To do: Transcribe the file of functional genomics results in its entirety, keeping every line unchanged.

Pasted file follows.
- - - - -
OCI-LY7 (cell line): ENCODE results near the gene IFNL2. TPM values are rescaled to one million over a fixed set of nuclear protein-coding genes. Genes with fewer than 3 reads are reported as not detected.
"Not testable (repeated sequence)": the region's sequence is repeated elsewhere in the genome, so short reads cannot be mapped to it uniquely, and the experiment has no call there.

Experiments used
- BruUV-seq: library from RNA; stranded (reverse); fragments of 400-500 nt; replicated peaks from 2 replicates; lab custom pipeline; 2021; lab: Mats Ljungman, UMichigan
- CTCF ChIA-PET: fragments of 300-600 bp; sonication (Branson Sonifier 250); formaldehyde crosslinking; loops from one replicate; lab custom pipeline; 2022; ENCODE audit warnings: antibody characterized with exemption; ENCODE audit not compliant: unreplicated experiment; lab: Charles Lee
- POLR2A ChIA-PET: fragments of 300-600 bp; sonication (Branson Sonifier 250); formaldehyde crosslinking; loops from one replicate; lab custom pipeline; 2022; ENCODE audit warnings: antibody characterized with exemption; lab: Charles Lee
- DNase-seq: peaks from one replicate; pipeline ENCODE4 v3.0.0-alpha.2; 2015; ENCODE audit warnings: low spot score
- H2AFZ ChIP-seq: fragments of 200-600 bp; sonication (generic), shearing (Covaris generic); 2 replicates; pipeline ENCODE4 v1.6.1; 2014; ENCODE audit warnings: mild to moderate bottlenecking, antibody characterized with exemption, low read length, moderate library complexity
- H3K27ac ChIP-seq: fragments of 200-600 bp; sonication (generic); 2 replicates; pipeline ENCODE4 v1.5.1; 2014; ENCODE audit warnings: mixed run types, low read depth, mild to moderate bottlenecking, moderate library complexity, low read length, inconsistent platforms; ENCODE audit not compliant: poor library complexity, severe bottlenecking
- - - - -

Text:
OCI-LY7 (cell line): ENCODE results near the gene IFNL2. TPM values are rescaled to one million over a fixed set of nuclear protein-coding genes. Genes with fewer than 3 reads are reported as not detected.
"Not testable (repeated sequence)": the region's sequence is repeated elsewhere in the genome, so short reads cannot be mapped to it uniquely, and the experiment has no call there.

Experiments used
- BruUV-seq: library from RNA; stranded (reverse); fragments of 400-500 nt; replicated peaks from 2 replicates; lab custom pipeline; 2021; lab: Mats Ljungman, UMichigan
- CTCF ChIA-PET: fragments of 300-600 bp; sonication (Branson Sonifier 250); formaldehyde crosslinking; loops from one replicate; lab custom pipeline; 2022; ENCODE audit warnings: antibody characterized with exemption; ENCODE audit not compliant: unreplicated experiment; lab: Charles Lee
- POLR2A ChIA-PET: fragments of 300-600 bp; sonication (Branson Sonifier 250); formaldehyde crosslinking; loops from one replicate; lab custom pipeline; 2022; ENCODE audit warnings: antibody characterized with exemption; lab: Charles Lee
- DNase-seq: peaks from one replicate; pipeline ENCODE4 v3.0.0-alpha.2; 2015; ENCODE audit warnings: low spot score
- H2AFZ ChIP-seq: fragments of 200-600 bp; sonication (generic), shearing (Covaris generic); 2 replicates; pipeline ENCODE4 v1.6.1; 2014; ENCODE audit warnings: mild to moderate bottlenecking, antibody characterized with exemption, low read length, moderate library complexity
- H3K27ac ChIP-seq: fragments of 200-600 bp; sonication (generic); 2 replicates; pipeline ENCODE4 v1.5.1; 2014; ENCODE audit warnings: mixed run types, low read depth, mild to moderate bottlenecking, moderate library complexity, low read length, inconsistent platforms; ENCODE audit not compliant: poor library complexity, severe bottlenecking